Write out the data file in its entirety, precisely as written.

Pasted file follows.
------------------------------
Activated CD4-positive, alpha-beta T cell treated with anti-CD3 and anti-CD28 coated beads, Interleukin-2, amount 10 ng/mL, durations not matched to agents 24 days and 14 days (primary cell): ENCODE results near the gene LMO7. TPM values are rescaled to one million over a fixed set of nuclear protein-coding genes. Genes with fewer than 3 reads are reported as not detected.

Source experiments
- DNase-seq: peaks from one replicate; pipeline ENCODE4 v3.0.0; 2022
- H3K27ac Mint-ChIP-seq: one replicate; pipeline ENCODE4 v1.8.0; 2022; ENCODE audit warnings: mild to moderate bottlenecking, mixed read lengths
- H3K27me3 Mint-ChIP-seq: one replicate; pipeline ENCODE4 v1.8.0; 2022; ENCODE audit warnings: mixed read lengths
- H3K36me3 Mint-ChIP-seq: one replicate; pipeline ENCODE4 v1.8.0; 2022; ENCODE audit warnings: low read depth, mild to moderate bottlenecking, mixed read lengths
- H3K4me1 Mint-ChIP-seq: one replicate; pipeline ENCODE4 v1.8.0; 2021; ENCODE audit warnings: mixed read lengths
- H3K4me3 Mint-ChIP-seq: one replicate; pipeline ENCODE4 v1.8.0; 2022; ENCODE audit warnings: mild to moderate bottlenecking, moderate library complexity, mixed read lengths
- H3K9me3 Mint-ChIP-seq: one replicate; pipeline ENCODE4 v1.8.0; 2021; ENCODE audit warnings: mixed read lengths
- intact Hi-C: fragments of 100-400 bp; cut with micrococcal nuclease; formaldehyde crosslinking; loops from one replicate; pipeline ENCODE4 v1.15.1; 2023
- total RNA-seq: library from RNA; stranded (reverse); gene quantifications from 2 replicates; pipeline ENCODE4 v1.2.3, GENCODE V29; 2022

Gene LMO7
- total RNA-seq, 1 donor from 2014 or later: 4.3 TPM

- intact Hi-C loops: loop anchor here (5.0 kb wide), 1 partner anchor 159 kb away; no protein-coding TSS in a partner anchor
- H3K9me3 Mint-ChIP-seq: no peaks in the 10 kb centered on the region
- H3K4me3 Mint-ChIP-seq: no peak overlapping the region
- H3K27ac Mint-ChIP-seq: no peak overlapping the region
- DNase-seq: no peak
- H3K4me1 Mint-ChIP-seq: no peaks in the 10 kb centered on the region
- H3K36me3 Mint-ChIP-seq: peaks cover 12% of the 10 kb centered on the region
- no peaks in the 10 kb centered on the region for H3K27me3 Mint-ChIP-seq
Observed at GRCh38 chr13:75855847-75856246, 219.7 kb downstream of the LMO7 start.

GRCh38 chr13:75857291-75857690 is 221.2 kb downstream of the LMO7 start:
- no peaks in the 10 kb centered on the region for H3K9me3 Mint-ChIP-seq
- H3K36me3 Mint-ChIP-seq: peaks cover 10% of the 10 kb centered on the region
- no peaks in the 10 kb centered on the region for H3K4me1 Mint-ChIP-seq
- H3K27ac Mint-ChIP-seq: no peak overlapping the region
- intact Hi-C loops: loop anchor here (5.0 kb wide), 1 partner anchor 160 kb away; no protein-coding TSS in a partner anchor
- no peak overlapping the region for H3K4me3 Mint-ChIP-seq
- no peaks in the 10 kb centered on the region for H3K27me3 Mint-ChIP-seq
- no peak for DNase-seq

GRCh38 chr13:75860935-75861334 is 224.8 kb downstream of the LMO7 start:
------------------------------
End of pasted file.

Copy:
Activated CD4-positive, alpha-beta T cell treated with anti-CD3 and anti-CD28 coated beads, Interleukin-2, amount 10 ng/mL, durations not matched to agents 24 days and 14 days (primary cell): ENCODE results near the gene LMO7. TPM values are rescaled to one million over a fixed set of nuclear protein-coding genes. Genes with fewer than 3 reads are reported as not detected.

Source experiments
- DNase-seq: peaks from one replicate; pipeline ENCODE4 v3.0.0; 2022
- H3K27ac Mint-ChIP-seq: one replicate; pipeline ENCODE4 v1.8.0; 2022; ENCODE audit warnings: mild to moderate bottlenecking, mixed read lengths
- H3K27me3 Mint-ChIP-seq: one replicate; pipeline ENCODE4 v1.8.0; 2022; ENCODE audit warnings: mixed read lengths
- H3K36me3 Mint-ChIP-seq: one replicate; pipeline ENCODE4 v1.8.0; 2022; ENCODE audit warnings: low read depth, mild to moderate bottlenecking, mixed read lengths
- H3K4me1 Mint-ChIP-seq: one replicate; pipeline ENCODE4 v1.8.0; 2021; ENCODE audit warnings: mixed read lengths
- H3K4me3 Mint-ChIP-seq: one replicate; pipeline ENCODE4 v1.8.0; 2022; ENCODE audit warnings: mild to moderate bottlenecking, moderate library complexity, mixed read lengths
- H3K9me3 Mint-ChIP-seq: one replicate; pipeline ENCODE4 v1.8.0; 2021; ENCODE audit warnings: mixed read lengths
- intact Hi-C: fragments of 100-400 bp; cut with micrococcal nuclease; formaldehyde crosslinking; loops from one replicate; pipeline ENCODE4 v1.15.1; 2023
- total RNA-seq: library from RNA; stranded (reverse); gene quantifications from 2 replicates; pipeline ENCODE4 v1.2.3, GENCODE V29; 2022

Gene LMO7
- total RNA-seq, 1 donor from 2014 or later: 4.3 TPM

- intact Hi-C loops: loop anchor here (5.0 kb wide), 1 partner anchor 159 kb away; no protein-coding TSS in a partner anchor
- H3K9me3 Mint-ChIP-seq: no peaks in the 10 kb centered on the region
- H3K4me3 Mint-ChIP-seq: no peak overlapping the region
- H3K27ac Mint-ChIP-seq: no peak overlapping the region
- DNase-seq: no peak
- H3K4me1 Mint-ChIP-seq: no peaks in the 10 kb centered on the region
- H3K36me3 Mint-ChIP-seq: peaks cover 12% of the 10 kb centered on the region
- no peaks in the 10 kb centered on the region for H3K27me3 Mint-ChIP-seq
Observed at GRCh38 chr13:75855847-75856246, 219.7 kb downstream of the LMO7 start.

GRCh38 chr13:75857291-75857690 is 221.2 kb downstream of the LMO7 start:
- no peaks in the 10 kb centered on the region for H3K9me3 Mint-ChIP-seq
- H3K36me3 Mint-ChIP-seq: peaks cover 10% of the 10 kb centered on the region
- no peaks in the 10 kb centered on the region for H3K4me1 Mint-ChIP-seq
- H3K27ac Mint-ChIP-seq: no peak overlapping the region
- intact Hi-C loops: loop anchor here (5.0 kb wide), 1 partner anchor 160 kb away; no protein-coding TSS in a partner anchor
- no peak overlapping the region for H3K4me3 Mint-ChIP-seq
- no peaks in the 10 kb centered on the region for H3K27me3 Mint-ChIP-seq
- no peak for DNase-seq

GRCh38 chr13:75860935-75861334 is 224.8 kb downstream of the LMO7 start: